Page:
Open University student watching TV, 1971 Image: Nostalgia Central

For those of you interested in the history of distance education, there are lessons to be learned about different ways to deliver distance education. Although there are many advantages of online learning, there are always contexts where online is not the best or only solution. This became apparent during Covid-19, where far too many students just did not have suitable access. 

If we look back in history, we can see that different solutions have been designed to fit the particular context in which distance education operates. I list some below.

1. Delivery by mounted police

Queen’s University in Ontario, Canada, began offering distance education courses by correspondence in the 1880s. At that time there were no universities west of Ontario. In places where there was no mail service, the North West Mounted Police (now the RCMP) delivered materials to students. (Incidentally, I cannot find an original source for this – or is it just a myth? Any help welcome!). 

Circa 1917 Image: Wikipedia

2. Travelling libraries – by pack-horse

I am indebted to Heidi Morris, Online Content Co-ordinator in the Office of Distance Learning, Old Dominion University, Virginia for this. She wrote to me as follows:

Traveling libraries aren’t unique, and they’ve existed in the U.S. since the mid-1880s. In 1913, a pack horse library service was created to bring library materials to isolated communities in eastern Kentucky. That program ended in 1914 due to funding loss, but the idea was resurrected during the Great Depression as the WPA Pack Horse Library Project. The Great Depression impacted library locations as well as the ability of rural communities to access a library. Small libraries had budgets slashed and lost staff, and the most isolated people couldn’t afford to get to a library anymore, assuming they could have accessed a library before the Depression at all. Wagons and cars couldn’t access the most isolated communities, but one person with a pack horse or mule could go nearly anywhere. The WPA Pack Horse Library Project ran from 1934-1943.

The parallel that struck me is how a national crisis ended up limiting access to educational materials for vulnerable populations, and a pre-existing technology was adapted and expanded to bring education to those populations. If only online learning was as easy to wrangle as a pack horse!

Image: Wikipedia

3. Compact Discs for learners on submarines

Heidi also offered this current example of alternative delivery:

One of the first distance learning programs here at Old Dominion University involved delivering CDs with Master of Engineering Management courses to Navy officers, especially those serving on submarines. We still offer this specific program because a submarine crew might be offline during deployment, so online classes aren’t an option.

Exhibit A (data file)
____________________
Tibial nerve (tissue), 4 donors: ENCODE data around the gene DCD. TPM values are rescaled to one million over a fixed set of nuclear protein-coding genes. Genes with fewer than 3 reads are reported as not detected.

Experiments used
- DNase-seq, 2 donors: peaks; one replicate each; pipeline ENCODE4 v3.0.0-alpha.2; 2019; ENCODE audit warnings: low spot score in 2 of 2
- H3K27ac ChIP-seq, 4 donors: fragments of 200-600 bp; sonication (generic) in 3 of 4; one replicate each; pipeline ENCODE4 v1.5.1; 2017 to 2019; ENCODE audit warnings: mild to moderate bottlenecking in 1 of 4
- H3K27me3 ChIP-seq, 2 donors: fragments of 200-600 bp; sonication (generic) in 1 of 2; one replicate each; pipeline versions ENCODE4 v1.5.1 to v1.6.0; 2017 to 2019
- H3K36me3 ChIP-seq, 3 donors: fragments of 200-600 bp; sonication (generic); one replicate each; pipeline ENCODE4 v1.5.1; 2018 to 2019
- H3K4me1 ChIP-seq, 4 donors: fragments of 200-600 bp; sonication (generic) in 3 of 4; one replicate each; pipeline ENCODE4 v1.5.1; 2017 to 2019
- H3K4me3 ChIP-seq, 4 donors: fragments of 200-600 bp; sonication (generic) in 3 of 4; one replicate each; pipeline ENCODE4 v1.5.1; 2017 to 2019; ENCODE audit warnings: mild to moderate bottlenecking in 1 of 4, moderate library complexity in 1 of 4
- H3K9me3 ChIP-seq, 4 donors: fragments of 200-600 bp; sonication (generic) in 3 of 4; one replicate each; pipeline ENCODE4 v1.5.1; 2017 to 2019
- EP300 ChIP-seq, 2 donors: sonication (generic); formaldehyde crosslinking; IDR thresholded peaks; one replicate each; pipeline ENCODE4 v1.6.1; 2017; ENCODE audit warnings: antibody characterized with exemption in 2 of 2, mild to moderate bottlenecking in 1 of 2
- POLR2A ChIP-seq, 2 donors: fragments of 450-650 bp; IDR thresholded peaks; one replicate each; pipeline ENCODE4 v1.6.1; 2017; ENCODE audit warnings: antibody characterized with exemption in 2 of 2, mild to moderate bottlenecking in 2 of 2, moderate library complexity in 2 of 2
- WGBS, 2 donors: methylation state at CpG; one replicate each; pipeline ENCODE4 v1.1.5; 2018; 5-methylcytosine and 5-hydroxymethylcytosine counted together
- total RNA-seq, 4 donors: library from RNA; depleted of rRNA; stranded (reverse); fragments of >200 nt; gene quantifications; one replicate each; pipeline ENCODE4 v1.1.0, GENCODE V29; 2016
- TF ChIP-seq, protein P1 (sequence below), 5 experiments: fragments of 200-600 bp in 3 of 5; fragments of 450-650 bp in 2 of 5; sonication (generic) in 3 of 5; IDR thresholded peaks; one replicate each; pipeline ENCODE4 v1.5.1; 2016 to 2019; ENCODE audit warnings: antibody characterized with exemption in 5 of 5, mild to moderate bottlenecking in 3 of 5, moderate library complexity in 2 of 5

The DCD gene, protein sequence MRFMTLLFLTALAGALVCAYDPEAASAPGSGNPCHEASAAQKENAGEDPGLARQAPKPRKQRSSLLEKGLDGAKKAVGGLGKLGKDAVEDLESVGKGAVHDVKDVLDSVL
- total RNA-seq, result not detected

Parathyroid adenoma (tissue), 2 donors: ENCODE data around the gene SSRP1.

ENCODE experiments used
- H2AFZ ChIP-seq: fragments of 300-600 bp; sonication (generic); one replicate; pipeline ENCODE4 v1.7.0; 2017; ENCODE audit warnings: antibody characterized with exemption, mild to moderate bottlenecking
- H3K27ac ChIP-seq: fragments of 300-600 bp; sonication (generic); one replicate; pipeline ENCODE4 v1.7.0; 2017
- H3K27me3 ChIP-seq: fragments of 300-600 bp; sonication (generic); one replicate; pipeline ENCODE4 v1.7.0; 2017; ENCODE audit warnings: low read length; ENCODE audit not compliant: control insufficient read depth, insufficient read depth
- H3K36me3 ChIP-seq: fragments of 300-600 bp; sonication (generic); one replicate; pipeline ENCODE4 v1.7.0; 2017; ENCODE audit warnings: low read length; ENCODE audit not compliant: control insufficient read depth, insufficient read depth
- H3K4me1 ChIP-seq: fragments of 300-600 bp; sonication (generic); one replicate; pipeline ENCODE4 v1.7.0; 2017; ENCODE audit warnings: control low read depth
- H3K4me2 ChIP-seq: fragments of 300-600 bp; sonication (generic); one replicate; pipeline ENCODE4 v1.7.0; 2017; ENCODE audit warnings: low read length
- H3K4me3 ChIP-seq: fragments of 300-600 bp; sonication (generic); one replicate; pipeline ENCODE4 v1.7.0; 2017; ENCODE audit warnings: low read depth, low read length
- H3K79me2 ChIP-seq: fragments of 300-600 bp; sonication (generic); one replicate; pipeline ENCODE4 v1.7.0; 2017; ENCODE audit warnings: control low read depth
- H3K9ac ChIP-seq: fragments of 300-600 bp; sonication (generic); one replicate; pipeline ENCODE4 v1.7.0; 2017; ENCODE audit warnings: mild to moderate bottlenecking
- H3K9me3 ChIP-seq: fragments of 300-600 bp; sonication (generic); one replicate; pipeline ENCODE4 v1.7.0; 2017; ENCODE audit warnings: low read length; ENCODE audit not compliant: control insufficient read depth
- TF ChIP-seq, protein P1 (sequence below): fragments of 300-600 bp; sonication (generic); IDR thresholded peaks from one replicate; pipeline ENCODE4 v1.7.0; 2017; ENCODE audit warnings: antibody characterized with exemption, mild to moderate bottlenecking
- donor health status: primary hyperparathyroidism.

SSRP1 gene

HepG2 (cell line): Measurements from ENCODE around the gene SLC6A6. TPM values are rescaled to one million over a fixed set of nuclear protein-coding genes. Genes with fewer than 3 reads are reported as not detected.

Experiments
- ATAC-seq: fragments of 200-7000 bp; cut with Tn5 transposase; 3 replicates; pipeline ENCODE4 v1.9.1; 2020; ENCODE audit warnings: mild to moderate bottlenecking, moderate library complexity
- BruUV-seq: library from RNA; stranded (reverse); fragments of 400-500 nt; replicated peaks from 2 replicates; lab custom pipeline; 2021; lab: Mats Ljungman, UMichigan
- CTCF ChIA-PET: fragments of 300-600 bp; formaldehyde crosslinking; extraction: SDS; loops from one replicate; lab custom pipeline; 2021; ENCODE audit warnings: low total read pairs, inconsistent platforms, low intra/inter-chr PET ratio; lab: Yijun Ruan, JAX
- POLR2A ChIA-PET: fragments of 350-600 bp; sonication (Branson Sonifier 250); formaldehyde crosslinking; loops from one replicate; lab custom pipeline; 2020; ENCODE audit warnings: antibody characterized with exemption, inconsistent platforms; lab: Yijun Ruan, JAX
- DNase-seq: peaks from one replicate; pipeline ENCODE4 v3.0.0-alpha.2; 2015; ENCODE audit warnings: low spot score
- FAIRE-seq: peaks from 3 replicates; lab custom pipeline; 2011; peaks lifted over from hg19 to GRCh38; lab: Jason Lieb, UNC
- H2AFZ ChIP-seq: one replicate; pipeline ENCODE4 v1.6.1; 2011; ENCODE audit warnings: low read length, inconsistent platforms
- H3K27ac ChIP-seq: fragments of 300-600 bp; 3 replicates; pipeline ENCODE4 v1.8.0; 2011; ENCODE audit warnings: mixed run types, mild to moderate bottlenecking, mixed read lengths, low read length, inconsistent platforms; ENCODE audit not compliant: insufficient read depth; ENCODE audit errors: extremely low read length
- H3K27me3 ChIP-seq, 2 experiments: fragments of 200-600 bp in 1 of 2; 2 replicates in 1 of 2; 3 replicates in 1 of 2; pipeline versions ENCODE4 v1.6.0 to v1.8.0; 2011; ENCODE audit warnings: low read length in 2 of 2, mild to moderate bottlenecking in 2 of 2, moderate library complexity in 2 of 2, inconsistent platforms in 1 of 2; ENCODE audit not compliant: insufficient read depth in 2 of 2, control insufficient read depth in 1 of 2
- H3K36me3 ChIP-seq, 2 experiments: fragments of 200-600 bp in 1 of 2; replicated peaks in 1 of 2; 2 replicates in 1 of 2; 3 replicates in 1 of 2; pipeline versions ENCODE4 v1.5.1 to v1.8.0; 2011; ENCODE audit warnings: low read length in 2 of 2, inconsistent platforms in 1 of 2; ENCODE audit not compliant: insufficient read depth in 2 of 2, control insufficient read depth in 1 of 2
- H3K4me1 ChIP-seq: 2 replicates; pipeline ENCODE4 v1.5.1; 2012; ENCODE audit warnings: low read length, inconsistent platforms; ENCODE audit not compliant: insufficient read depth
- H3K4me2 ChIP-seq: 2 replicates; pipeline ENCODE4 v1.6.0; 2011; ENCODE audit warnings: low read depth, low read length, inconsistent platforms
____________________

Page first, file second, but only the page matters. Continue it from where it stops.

Image:, 2019
Sometimes, technology leaves you vulnerable. 2034 is a book about a future war between China and the USA, where China has a huge cyber-security advantage, blocking all American military communications. The answer: pilots who can fly by the seat of their pants without any electronic support – and the use of VHF radio.

4. Distance education by boat

North Island College in British Columbia started out of a portable trailer in Campbell River and a few converted school buses.

In the 1980s, NIC bought and fitted out a boat – a 160 ft ex-whale catcher ship, the Samarinda II – to take distance courses and materials to the remote communities along the northern coast of British Columbia. The boat collected (and delivered) student assignments, course materials, and offered tutorials/lectures while the boat was in town. This ended with the building of fixed campuses and local centres on Vancouver Island in the 1990s, although NIC still offers online distance education courses – and also developed one of the very first online, remote-controlled science labs.

5. Satellite delivery for Nomads in Mongolia
I worked as a consultant in 2003 for the World Bank. The aim was to deliver adult education courses to nomadic families in Mongolia. We considered piggy-backing on health services, which sent health workers on motor-cycles once a month to ‘find’ the families. The plan was to get The Ministry of Education to deliver distance learning materials and collect assignments at the same time. However, this plan was scrapped when we discovered the nomads had started buying portable satellite dishes powered by solar panels (mainly to get TV programs and the latest stock markets futures on goats, cattle and sheep), and this was a more reliable and cheaper way of reaching the nomadic farmers.
Image: Tony Bates, 2003


These are all examples of using whatever is appropriate locally to deliver distance education. and is dependent on the imagination and resourcefulness of the local distance educators. I am sure there are many more examples – if you know of a good example, please send me it.



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